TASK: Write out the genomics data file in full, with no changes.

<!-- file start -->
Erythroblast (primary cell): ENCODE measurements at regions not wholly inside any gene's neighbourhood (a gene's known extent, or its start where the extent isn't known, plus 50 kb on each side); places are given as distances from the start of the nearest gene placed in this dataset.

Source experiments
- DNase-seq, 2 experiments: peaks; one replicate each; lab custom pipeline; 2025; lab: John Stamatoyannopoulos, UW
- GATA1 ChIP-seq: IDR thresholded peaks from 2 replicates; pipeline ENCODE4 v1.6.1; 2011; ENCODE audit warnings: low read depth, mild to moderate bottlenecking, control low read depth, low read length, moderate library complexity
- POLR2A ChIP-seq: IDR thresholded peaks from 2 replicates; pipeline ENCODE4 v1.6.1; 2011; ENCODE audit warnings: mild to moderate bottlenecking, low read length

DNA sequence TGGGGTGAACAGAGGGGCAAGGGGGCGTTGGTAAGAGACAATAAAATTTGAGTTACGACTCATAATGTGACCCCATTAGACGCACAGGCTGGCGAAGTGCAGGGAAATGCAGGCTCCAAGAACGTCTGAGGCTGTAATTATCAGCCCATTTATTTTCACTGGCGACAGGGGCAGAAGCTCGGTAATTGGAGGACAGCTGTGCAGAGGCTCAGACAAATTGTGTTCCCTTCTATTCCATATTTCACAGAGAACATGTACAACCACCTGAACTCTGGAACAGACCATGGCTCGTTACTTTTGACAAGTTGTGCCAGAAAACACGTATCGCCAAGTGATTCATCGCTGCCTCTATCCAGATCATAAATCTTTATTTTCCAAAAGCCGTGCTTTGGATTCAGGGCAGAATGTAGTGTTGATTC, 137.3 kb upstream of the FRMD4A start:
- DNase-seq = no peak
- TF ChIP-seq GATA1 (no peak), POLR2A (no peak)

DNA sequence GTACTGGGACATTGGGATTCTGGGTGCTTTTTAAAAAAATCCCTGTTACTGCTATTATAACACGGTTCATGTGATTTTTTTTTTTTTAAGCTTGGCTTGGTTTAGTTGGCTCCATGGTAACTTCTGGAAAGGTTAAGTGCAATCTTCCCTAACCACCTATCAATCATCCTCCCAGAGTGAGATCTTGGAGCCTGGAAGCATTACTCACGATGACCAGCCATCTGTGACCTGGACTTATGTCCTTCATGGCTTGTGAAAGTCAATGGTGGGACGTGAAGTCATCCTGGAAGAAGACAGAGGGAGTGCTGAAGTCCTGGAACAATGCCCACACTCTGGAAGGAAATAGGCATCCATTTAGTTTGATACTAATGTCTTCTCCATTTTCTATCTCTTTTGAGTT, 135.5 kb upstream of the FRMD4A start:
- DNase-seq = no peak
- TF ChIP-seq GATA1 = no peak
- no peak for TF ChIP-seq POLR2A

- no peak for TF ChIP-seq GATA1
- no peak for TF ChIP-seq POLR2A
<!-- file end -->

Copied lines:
Erythroblast (primary cell): ENCODE measurements at regions not wholly inside any gene's neighbourhood (a gene's known extent, or its start where the extent isn't known, plus 50 kb on each side); places are given as distances from the start of the nearest gene placed in this dataset.

Source experiments
- DNase-seq, 2 experiments: peaks; one replicate each; lab custom pipeline; 2025; lab: John Stamatoyannopoulos, UW
- GATA1 ChIP-seq: IDR thresholded peaks from 2 replicates; pipeline ENCODE4 v1.6.1; 2011; ENCODE audit warnings: low read depth, mild to moderate bottlenecking, control low read depth, low read length, moderate library complexity
- POLR2A ChIP-seq: IDR thresholded peaks from 2 replicates; pipeline ENCODE4 v1.6.1; 2011; ENCODE audit warnings: mild to moderate bottlenecking, low read length

DNA sequence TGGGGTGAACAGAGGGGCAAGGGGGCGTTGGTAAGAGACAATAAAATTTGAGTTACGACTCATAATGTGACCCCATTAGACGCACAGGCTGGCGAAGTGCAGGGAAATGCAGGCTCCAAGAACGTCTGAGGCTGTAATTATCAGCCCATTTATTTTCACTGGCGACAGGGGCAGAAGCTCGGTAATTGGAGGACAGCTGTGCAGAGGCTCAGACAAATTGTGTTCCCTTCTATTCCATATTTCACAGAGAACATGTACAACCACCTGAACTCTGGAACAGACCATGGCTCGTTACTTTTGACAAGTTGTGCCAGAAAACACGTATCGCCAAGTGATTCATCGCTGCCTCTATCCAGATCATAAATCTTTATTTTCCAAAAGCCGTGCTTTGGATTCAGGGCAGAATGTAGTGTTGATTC, 137.3 kb upstream of the FRMD4A start:
- DNase-seq = no peak
- TF ChIP-seq GATA1 (no peak), POLR2A (no peak)

DNA sequence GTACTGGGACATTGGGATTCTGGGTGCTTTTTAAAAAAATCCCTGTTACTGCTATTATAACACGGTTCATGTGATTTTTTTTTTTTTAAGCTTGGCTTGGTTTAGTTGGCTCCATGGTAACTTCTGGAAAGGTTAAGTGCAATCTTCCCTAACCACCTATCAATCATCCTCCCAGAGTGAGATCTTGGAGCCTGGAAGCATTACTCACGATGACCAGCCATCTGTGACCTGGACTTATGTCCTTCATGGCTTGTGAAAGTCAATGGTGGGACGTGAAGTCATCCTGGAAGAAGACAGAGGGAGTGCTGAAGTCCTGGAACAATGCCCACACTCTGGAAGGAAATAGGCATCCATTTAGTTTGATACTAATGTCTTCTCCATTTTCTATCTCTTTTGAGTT, 135.5 kb upstream of the FRMD4A start:
- DNase-seq = no peak
- TF ChIP-seq GATA1 = no peak
- no peak for TF ChIP-seq POLR2A

- no peak for TF ChIP-seq GATA1
- no peak for TF ChIP-seq POLR2A